Sherlock – a high functioning sociopath!
July 27, 2010

Sir Arthur Conan Doyle’s fictional detective Sherlock Holmes and his companion biographer Dr John Watson first appeared in print in the 1887 edition of Beeton’s Christmas Annual.

Subsequent adventures drew popular acclaim and by 1891 a series of short stories and serialised novels regularly featured in The Strand Magazine. By the time the last of these appeared in 1927 the detective consultancy operating out of 221b Baker Street had become a national institution.

Through the stage adaptations, films and TV series that followed, Holmes and Watson have  proved to be the most enduring of literary characters. The Guinness World Records has listed Holmes as the “most portrayed movie character,” having been played by 75 different actors in over 211 films.  

The instantly recognisable image of Holmes as a pipe smoking sleuth clad in frock coat and deerstalker, peering through a magnifying glass, is taken from the original illustrations by Sidney Paget which accompanied the stories.     

In the 1940s Basil Rathbone’s monochromatic Hollywood performances famously drew on these and his portrayal of Holmes set the standard for those that followed, although I don’t recall ever seeing one of these films in its entirety.

When I was young my Mum used to work at the local Byron Cinema and received a weekly entitlement of complementary tickets. I consequently became a bit of a film buff at quite an early age.

My first encounter with Holmes and Watson was therefore through the big screen in Hound of the Baskervilles, a 1959 film in glorious Technicolor, with Peter Cushing taking the lead role.

However as far as I’m concerned the definitive Holmes, to date, was splendidly played by the late Jeremy Brett in the Granada TV series which originally ran for ten years from 1984 and even now is frequently repeated.    

More recently a 2009 film starring Robert Downey Junior received mixed reviews for its unconventional portrayal of the Victorian crime buster and his relationship with stalwart companion Watson, played by Jude Law, but I haven’t seen it and will therefore suspend judgment.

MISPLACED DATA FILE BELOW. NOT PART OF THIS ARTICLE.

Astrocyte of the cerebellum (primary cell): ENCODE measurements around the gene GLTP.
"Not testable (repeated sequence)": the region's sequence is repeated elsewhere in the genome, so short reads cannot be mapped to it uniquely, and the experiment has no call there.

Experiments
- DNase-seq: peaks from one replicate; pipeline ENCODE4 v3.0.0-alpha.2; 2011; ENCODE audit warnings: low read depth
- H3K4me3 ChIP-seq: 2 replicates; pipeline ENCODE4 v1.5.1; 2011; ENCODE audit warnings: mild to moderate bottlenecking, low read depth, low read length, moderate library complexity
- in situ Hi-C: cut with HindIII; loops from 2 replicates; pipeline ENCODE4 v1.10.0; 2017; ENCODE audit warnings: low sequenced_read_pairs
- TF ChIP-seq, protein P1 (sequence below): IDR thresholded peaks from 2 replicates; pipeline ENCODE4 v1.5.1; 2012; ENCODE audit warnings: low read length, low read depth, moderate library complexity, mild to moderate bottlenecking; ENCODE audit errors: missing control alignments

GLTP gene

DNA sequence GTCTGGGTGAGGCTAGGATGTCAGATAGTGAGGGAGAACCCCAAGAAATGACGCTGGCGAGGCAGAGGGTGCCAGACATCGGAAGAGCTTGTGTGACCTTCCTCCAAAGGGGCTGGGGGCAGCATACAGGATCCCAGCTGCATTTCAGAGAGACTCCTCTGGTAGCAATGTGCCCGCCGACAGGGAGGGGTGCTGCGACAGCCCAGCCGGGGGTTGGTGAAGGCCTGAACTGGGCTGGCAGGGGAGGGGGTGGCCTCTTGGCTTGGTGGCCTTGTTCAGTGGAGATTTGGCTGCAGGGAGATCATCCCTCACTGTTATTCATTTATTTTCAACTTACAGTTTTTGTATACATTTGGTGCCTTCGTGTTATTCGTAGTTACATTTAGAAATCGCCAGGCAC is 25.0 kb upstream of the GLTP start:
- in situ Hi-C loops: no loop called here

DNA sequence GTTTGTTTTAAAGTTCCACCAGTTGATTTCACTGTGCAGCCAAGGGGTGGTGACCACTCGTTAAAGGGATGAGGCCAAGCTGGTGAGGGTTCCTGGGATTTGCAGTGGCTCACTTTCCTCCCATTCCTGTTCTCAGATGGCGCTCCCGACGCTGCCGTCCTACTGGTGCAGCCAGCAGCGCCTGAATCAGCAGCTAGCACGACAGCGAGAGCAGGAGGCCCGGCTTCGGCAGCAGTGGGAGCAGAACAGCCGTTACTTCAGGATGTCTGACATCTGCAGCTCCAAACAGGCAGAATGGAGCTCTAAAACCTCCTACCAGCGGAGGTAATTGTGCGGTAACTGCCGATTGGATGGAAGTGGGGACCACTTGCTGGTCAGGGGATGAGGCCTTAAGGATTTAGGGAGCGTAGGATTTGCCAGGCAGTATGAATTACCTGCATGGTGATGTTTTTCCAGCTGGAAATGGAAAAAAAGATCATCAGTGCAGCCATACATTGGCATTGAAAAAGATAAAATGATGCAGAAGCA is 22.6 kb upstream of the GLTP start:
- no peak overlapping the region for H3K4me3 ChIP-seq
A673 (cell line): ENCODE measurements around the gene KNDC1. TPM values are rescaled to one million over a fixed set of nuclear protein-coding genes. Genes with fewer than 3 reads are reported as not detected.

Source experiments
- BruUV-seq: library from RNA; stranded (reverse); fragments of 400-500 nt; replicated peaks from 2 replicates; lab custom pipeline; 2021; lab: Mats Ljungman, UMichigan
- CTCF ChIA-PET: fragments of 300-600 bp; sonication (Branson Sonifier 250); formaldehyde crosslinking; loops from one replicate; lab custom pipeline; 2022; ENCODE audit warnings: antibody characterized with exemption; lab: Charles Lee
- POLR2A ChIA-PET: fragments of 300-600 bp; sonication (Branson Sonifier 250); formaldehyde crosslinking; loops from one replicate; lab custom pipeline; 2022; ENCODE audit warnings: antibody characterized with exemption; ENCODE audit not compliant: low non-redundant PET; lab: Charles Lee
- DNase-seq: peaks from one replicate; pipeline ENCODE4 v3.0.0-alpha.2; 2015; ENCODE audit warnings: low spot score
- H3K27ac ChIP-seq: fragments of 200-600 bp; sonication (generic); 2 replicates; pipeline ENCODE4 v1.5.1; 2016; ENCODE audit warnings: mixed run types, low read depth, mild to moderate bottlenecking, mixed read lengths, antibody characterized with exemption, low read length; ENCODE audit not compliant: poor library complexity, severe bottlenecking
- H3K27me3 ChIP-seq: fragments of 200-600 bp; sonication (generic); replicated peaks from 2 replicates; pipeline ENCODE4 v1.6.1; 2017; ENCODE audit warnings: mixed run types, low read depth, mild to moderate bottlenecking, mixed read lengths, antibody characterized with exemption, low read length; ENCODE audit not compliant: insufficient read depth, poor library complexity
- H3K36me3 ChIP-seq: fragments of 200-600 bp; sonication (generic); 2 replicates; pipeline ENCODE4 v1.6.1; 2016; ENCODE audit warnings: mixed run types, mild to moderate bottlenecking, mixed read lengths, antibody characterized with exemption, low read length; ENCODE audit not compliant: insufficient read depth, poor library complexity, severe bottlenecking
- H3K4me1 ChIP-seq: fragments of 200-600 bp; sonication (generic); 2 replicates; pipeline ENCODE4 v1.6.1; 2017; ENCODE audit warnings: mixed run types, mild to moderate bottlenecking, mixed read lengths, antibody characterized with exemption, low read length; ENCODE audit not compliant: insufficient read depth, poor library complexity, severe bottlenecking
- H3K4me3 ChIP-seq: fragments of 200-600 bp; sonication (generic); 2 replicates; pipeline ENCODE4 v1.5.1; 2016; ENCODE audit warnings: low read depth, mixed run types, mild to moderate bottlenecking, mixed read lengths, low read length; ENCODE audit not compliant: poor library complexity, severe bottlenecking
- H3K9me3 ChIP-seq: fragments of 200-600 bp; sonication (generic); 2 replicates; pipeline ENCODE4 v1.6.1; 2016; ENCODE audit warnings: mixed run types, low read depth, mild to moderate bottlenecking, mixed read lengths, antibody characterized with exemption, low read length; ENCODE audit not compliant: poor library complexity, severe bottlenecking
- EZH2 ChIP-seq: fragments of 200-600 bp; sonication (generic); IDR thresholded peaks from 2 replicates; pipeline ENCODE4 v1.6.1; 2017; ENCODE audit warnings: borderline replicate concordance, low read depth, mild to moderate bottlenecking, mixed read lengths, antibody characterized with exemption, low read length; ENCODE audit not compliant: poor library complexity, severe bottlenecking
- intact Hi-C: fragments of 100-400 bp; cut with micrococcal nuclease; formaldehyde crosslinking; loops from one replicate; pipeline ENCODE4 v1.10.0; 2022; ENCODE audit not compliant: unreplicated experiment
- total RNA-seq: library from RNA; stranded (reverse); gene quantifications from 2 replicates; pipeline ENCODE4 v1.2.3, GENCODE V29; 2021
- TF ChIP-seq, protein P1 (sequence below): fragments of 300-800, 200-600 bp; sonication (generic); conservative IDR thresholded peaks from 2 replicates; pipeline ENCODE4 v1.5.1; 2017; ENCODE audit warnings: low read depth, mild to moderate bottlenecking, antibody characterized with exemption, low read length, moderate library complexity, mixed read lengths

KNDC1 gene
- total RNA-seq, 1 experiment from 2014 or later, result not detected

Each of these actors has brought something different to their interpretation of this most celebrated of detectives but the setting has until now always remained as smoggy Victorian London with its attendant gas lights and hansom cabs.      

On Sunday night we were treated to something different, the first of a new three-part BBC series called Sherlock in which Conan Doyle’s characters inhabit present day London. The show has been created by Mark Gatiss and Steven Moffat, both well-known as writers for the highly successful Dr Who series.     

It might be argued that there was something of the Doctor in Benedict Cumberbatch’s performance as Sherlock; the world’s only consulting detective and a master of modern technology in solving crimes. 

The essential intellectual brilliance, logical reasoning, and aloofness of Conan Doyle’s original character remain but there is an added dynamism and urgency about 21st century Sherlock.

He is very much a man of our times. The three pipe problem has been replaced by the three (nicotine) patch problem, he advertises his services on a website and his favoured form of communication is the text message.   

The dialogue is slick and witty, as illustrated by Sherlock’s riposte to an antagonistic policeman, “I am not a psychopath I’m a high functioning sociopath!”        

Martin Freeman’s John Watson is also seemingly very contemporary, recently discharged as an army doctor  and returning wounded from a traumatic posting in Afghanistan, but amazingly this is exactly the background created for the character by Conan Doyle back in 1897!         

The first episode A Study in Pink was reviewed in the Guardian as being strong on characterisation but thin on plot. It was however quite clearly based on Conan Doyle’s first Sherlock Holmes novel A Study in Scarlet.

Much of that book is given over to providing background information about Holmes and Watson prior to their meeting through a mutual friend. Its title is derived from Holmes’ description to Watson of the murder investigation in which they are involved as his “study in scarlet”.

He explains, “There’s the scarlet thread of murder running through the colourless skein of life, and our duty is to unravel it, and isolate it, and expose every inch of it.”          

A Study in Pink owes its title, more simply, to the colour of the dress worn by a murder victim and her missing matching suitcase!

However the murderer remains a London cabby (but this time not the hansom variety) with limited life expectancy due to an aortic aneurism. His modus operandi is also faithful to the original. He offers his victims a choice of two pills, a game of Russian roulette, one being harmless and the other poisoned!

I am usually rather a traditionalist when it comes to film and TV adaptations but I thought Sherlock was fresh and innovative whilst maintaining the spirit and integrity of the original.

I look forward to seeing the next two episodes and I suspect a further series featuring the dynamic duo from way down on Baker St.